A quarter of a century after the fall of the Berlin Wall, and from the vantage point of a post-Cold War, globalised, world, there is a need to address the relative neglect of postcommunism in analysis of postcolonial and neo-colonial configurations of power and influence.
This book proposes new critical perspectives on several themes and concepts that have emerged within, or been propagated by, postcolonial studies. These themes include structures of exclusion/ inclusion; formations of nationalism, structures of othering, and representations of difference; forms and historical realisations of anti-colonial/anti-imperial struggle; the experience of trauma (involving issues of collective memory/amnesia and the re-writing of history); resistance as a complex of cultural practices; and concepts such as alterity, ambivalence, self-colonisation, dislocation, hegemonic discourse, minority, and subaltern cultures.
Taken together, this volume suggests that some of the methodological instruments of postcolonial criticism can be fruitfully applied to the study of postcommunist cultures and, conversely, that the experience of the Soviet brand of imperialist rule in the form of communism in East-Central Europe can function as an ideological moderator in Third-World oriented, Marxist-inspired, postcolonial discourses. This book was originally published as a special issue of the Journal of Postcolonial Writing.
Table of Contents
Introduction: On colonialism, communism and east-central Europe – some reflections Dorota Kołodziejczyk and Cristina Şandru
1. Spectres haunting: Postcommunism and postcolonialism Neil Lazarus
2. Postsocialist ≠ postcolonial? On post-Soviet imaginary and global coloniality Madina Tlostanova
3. Local and global frames in recent eastern European literatures: Postcommunism, postmodernism, and postcoloniality Marcel Cornis-Pope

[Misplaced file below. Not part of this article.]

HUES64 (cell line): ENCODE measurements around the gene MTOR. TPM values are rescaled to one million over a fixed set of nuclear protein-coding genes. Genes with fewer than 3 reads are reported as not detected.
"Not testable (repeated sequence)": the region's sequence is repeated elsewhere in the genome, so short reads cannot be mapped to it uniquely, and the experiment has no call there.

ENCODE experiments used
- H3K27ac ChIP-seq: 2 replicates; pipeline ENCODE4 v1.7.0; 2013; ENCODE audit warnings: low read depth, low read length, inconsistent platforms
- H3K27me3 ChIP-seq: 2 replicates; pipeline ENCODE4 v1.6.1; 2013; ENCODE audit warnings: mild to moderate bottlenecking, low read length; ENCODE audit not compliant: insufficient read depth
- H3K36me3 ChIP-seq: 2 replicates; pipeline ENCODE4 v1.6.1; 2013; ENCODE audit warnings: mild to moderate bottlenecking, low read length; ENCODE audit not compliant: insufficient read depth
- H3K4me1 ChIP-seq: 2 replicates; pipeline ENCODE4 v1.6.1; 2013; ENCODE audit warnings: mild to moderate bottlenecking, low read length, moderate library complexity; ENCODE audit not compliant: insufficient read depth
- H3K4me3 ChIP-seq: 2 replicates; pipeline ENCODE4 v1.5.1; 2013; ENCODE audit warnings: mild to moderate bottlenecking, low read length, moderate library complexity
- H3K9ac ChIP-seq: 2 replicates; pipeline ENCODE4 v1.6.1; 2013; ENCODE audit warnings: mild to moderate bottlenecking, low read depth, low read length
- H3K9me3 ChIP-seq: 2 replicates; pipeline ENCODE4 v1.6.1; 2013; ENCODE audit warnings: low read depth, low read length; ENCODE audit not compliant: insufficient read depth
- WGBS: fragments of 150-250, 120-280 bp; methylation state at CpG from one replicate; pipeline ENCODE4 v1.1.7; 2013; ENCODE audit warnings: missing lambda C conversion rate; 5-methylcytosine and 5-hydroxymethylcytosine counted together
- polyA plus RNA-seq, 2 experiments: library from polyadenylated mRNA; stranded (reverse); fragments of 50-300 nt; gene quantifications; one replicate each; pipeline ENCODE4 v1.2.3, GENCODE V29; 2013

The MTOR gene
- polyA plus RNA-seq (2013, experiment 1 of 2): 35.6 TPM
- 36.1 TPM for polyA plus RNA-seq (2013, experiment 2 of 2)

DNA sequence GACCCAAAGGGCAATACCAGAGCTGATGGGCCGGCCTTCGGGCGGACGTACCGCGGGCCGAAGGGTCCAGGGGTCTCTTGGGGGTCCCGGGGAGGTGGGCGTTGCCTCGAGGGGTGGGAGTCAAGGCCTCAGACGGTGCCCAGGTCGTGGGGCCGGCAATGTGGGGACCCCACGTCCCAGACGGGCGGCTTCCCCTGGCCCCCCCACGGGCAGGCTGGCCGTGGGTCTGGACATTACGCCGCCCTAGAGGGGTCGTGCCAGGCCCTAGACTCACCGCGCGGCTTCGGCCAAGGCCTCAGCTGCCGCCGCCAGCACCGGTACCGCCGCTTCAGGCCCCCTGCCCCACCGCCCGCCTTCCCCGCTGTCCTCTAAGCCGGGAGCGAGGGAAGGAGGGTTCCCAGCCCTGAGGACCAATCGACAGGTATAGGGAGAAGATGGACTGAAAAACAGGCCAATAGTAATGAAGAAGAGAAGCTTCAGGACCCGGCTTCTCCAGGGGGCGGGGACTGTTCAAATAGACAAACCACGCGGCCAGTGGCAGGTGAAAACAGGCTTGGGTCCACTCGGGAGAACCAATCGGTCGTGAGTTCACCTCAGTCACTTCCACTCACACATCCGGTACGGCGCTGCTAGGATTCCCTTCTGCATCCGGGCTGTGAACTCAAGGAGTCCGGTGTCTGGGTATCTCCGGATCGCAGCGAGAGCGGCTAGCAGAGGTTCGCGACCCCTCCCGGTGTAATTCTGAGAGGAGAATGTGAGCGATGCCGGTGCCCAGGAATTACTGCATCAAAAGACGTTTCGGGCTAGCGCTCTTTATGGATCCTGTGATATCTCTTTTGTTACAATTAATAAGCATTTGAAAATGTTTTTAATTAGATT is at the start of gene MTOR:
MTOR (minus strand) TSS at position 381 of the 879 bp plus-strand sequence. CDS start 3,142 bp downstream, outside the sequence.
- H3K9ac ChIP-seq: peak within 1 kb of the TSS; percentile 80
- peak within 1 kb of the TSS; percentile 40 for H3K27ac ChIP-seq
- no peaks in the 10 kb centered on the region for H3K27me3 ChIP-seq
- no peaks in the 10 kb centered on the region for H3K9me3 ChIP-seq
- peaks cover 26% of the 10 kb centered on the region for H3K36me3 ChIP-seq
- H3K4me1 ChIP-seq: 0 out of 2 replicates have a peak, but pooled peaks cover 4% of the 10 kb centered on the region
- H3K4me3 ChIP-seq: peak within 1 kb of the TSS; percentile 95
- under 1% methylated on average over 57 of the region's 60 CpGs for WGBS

4. Postcolonialism, postsocialism and the anthropology of east-central Europe Hana Cervinkova
5. Belated alliances? Tracing the intersections between postcolonialism and postcommunism Vedrana Velickovic
6. Lewis Nkosi in Warsaw: Translating eastern European experiences for an African audience Monica Popescu
7. Andrukhovych’s Secret: The return of colonial resignation Marko Pavlyshyn
8. Counter-discourse and the postcolonial perspective: The Polish Complex by Tadeusz Konwicki Hanna Gosk
9. Meat Inga Iwasiów
Dorota Kołodziejczyk is Assistant Professor at the Institute of English Studies, Wrocław University, Poland. She is the co-founder, and a board member, of two research networks: the Research Center for Postcolonial and Post-Totalitarian Studies, and The Postdependence Studies Center. She has authored publications in the fields of postcolonial and postdependence studies, comparative literature, and theory of translation, as well as translating both literature and postcolonial theory into Polish.
Cristina Şandru is an independent researcher who has published extensively in the field of postcolonial and postcommunist studies. She is co-editor of Rerouting the Postcolonial: New Directions for the New Millenium (2009), and author of Worlds Apart? A Postcolonial Reading of post-1945 East-Central European Culture (2012).